CSPAN
Nov 2, 2012 9:00am EDT
important for us to make sure we are investing in the education and development of future capabilities and techniques and procedures. we've got to invest in that as we go forward. >> got into a short short follow-up on the? what does that approach apply -- apply for both contractors or? they become diminished. >> i mean, i think potentially they might ask little bit spent in terms of numbers spent in terms of numbers, but they will still play a role. they are not a limited at all spent how do you incorporate into planning what those numbers need to be? u.. >> based on their experiences. so i think that's what we're trying to capture is that right mix. what i'm saying right now is it's overbalanced. i'm trying to rebalance it again. >> got it. nate? >> yes, sir. there's a lot of discussion so far about what we want to do and can do. what are some of the areas specifically that you think that the army going forward can assume more risk in capability and competencies as we sort of deal with an era of declining or plateauing resources? >> yeah. i mean, i think it's not, i think risk and ca
CSPAN
Nov 1, 2012 12:00pm EDT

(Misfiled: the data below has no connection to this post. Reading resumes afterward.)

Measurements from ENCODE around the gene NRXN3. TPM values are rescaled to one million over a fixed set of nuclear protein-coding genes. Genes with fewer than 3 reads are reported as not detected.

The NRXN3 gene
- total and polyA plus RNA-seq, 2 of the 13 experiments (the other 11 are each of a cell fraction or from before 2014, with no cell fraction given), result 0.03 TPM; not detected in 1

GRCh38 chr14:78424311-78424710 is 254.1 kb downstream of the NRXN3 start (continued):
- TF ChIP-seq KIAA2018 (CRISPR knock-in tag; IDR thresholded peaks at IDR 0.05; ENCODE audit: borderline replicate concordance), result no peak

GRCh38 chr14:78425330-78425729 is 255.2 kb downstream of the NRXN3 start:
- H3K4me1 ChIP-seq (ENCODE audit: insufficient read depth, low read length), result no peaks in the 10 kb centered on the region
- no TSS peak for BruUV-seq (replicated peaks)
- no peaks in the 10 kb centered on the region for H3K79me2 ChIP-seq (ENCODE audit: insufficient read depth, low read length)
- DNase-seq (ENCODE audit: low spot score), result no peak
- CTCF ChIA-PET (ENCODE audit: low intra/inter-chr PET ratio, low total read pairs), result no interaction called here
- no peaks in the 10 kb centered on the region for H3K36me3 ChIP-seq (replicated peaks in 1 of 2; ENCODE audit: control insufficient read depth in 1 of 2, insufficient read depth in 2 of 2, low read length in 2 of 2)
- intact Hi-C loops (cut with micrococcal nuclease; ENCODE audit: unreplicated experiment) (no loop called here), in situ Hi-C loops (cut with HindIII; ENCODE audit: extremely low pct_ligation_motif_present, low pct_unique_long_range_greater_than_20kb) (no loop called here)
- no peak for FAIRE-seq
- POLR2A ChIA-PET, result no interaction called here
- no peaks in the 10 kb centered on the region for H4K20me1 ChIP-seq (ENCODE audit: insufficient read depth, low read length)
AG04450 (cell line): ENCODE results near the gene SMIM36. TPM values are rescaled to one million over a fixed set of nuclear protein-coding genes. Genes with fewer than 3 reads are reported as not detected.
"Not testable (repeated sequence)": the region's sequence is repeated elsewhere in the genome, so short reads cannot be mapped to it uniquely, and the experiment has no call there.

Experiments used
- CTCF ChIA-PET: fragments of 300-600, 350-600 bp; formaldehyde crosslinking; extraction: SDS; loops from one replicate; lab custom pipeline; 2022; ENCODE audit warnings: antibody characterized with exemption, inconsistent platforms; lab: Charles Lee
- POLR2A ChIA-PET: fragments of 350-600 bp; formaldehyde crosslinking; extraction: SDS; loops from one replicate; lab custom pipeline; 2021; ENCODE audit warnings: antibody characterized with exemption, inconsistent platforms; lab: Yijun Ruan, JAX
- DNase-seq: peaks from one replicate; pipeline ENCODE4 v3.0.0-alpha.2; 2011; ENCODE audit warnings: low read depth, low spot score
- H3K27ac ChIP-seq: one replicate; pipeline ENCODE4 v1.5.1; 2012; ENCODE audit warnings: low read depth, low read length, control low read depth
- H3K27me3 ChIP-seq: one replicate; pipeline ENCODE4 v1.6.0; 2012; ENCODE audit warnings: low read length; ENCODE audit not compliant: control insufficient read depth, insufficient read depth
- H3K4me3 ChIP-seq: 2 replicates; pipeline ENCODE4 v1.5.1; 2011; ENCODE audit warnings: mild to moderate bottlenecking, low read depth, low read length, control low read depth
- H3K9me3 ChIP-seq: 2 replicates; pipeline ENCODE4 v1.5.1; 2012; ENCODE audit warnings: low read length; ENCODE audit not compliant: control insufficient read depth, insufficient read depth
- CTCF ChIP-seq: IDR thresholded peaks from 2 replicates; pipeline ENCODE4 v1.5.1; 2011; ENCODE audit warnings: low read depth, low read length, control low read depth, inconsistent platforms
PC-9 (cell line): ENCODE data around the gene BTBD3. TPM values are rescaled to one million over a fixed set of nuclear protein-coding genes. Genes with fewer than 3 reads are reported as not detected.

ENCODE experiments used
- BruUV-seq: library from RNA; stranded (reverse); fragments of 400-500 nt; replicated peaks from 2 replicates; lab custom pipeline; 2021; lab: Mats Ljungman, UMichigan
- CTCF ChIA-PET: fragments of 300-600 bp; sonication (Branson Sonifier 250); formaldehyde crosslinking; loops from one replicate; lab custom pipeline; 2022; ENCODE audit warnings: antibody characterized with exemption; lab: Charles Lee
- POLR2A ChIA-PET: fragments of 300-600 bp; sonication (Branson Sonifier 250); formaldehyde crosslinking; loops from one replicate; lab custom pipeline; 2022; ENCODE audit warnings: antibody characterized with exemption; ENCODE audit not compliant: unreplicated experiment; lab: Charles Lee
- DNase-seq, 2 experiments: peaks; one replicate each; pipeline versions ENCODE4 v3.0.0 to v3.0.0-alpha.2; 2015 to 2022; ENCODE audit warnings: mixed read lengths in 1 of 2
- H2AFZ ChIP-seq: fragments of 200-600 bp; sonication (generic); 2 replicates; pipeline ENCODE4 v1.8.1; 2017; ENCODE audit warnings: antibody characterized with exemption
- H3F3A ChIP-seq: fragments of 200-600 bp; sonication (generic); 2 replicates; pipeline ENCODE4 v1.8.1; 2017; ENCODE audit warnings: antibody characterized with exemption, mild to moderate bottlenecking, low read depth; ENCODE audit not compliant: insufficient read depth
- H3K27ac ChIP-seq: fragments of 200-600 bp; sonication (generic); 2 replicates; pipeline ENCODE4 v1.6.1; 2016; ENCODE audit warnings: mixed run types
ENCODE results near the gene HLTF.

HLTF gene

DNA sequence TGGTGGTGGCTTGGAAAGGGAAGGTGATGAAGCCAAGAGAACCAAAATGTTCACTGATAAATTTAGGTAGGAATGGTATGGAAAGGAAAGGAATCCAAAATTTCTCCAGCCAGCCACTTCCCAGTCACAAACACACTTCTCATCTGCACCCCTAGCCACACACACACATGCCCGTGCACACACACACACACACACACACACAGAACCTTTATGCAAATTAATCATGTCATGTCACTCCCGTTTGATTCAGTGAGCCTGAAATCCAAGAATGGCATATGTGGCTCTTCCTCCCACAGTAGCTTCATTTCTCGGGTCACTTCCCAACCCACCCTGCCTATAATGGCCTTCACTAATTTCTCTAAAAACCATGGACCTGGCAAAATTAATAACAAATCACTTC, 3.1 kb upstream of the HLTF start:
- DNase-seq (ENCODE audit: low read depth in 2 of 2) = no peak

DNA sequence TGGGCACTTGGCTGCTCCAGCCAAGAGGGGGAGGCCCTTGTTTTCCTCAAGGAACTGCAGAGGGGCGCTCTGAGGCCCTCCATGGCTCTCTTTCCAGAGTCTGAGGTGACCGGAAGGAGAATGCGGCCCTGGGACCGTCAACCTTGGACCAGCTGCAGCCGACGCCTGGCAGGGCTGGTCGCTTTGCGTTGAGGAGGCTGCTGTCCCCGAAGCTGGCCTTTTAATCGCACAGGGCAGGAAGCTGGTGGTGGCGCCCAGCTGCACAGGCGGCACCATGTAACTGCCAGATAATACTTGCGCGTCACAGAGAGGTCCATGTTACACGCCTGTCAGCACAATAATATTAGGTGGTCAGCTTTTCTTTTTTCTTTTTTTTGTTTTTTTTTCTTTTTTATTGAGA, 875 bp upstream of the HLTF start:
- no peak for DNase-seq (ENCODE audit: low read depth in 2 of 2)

to be. the education system in many respects encouraged that. you would go and get a postgraduate degree to work out how to make something an mba, maybe. you don't need anymore. the way of -- the tools are there for you to engage automatically. now, you just need to plug them together. there are these stories that are emerging that are allow you to wrap around the existing system. they don't support us. and they haven't supported these sorts of entrepreneurs but our tools do. that's the really vital thing. >> i think the best thing michigan can do or the city of detroit is literally a marketing campaign like knick key, you can do. everybody has ideas. and, i mean, i was in berlin, actually, there's a panel in berlin v detroit which is interesting. you can feel the energy building. there's a come plaintiff's exhibit over there of germans v the u.s. they feel like we are faster and innovative. what you're starting to sense is build the confidence they can do it as well. we're seeing more entrepreneurship come out of here. i feel that's detroit and began needs is the big campaign say